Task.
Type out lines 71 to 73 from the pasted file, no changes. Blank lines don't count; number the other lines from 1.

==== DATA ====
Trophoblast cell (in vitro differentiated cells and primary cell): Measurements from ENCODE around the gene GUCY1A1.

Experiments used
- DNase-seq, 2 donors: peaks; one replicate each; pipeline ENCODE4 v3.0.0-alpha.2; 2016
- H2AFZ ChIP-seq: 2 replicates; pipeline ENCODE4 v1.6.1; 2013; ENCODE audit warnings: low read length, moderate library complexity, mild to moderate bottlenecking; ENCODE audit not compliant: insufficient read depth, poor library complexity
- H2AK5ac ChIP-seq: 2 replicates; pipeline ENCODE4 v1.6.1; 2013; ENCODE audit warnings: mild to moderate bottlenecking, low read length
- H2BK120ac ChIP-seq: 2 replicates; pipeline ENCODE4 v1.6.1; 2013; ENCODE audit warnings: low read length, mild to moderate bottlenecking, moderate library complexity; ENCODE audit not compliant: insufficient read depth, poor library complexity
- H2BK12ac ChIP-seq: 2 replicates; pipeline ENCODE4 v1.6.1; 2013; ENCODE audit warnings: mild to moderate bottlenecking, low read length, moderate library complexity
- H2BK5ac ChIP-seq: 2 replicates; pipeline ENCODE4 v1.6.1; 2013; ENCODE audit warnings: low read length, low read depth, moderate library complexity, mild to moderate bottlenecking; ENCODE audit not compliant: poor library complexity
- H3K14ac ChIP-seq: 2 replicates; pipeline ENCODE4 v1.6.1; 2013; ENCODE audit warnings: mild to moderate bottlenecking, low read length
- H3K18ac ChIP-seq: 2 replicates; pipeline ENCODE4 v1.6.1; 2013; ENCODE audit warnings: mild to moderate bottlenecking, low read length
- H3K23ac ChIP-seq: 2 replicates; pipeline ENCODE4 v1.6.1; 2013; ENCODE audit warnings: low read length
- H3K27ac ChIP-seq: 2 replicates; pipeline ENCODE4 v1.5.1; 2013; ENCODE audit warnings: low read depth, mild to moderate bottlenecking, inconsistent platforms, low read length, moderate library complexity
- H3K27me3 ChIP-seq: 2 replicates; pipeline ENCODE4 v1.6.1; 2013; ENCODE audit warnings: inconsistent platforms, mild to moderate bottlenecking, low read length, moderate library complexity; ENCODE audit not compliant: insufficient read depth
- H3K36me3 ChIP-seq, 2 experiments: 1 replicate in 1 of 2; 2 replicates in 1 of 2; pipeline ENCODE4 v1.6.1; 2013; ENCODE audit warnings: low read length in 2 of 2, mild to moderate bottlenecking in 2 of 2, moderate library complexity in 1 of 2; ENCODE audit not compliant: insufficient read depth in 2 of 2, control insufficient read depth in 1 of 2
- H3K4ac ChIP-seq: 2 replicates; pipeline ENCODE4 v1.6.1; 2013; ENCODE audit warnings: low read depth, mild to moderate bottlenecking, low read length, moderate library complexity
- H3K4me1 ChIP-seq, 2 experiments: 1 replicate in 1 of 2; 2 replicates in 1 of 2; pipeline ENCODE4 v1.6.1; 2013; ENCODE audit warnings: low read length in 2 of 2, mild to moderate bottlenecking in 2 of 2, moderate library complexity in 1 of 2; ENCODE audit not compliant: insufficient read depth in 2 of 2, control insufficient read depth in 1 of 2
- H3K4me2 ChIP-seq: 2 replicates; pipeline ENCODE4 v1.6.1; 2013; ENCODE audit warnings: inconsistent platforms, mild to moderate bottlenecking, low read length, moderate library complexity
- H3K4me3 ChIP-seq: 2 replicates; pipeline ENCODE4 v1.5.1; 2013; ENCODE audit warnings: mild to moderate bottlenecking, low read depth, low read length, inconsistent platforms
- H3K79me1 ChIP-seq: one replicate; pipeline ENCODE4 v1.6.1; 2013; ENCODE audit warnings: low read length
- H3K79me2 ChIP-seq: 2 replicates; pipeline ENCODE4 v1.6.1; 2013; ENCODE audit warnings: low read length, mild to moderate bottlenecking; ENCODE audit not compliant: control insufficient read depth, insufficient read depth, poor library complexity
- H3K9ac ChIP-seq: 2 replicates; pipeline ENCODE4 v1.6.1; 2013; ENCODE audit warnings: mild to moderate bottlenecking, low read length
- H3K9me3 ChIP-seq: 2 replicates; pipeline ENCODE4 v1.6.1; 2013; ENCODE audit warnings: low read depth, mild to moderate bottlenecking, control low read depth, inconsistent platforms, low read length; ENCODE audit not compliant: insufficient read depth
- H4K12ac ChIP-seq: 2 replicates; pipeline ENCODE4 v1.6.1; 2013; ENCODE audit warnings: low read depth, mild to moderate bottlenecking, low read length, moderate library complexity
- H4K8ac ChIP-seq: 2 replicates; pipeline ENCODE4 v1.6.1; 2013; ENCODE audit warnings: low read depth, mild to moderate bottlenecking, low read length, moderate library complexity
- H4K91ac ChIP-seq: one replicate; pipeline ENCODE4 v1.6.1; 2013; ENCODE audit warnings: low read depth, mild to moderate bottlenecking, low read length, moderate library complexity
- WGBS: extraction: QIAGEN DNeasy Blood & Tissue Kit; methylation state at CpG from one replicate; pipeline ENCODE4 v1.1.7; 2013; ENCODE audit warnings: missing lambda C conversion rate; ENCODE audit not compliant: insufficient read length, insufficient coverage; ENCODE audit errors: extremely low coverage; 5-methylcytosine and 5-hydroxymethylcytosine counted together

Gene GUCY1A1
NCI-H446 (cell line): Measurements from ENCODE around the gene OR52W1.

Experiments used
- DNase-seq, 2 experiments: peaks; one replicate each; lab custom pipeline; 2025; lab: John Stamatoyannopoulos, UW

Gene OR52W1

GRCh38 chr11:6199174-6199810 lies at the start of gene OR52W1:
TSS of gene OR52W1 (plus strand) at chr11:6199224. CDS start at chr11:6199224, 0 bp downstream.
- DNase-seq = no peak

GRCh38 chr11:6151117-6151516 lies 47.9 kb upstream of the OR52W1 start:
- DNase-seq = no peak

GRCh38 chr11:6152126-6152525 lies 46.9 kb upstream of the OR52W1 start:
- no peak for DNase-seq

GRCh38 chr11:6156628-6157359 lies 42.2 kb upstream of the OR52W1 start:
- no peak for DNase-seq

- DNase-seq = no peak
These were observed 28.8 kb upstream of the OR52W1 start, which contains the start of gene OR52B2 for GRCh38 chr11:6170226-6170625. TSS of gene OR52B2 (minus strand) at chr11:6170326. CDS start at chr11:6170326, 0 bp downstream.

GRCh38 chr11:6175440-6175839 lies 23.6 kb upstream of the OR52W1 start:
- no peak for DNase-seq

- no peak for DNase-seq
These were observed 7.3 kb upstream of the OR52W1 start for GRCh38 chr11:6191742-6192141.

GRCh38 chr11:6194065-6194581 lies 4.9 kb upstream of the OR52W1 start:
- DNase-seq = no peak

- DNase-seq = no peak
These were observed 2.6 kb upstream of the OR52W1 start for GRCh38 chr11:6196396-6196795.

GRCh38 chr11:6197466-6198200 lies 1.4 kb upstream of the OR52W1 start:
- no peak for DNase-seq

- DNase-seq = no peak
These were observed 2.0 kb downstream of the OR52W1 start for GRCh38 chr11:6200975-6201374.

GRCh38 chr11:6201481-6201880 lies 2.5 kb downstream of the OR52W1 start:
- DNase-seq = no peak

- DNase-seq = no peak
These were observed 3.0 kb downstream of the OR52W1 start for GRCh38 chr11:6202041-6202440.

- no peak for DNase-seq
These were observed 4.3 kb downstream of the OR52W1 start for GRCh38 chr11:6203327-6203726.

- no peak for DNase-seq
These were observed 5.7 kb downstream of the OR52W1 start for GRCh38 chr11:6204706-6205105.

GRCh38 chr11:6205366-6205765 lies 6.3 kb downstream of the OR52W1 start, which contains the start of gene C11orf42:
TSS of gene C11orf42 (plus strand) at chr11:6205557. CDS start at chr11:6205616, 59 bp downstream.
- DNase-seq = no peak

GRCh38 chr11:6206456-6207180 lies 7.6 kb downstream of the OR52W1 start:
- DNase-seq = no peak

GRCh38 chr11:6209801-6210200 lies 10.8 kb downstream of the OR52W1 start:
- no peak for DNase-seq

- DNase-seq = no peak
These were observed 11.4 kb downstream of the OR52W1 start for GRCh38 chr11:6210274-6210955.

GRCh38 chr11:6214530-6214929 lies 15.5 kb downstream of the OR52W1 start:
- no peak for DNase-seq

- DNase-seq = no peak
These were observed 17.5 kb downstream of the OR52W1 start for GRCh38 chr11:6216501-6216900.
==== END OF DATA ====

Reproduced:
These were observed 11.4 kb downstream of the OR52W1 start for GRCh38 chr11:6210274-6210955.

GRCh38 chr11:6214530-6214929 lies 15.5 kb downstream of the OR52W1 start:
- no peak for DNase-seq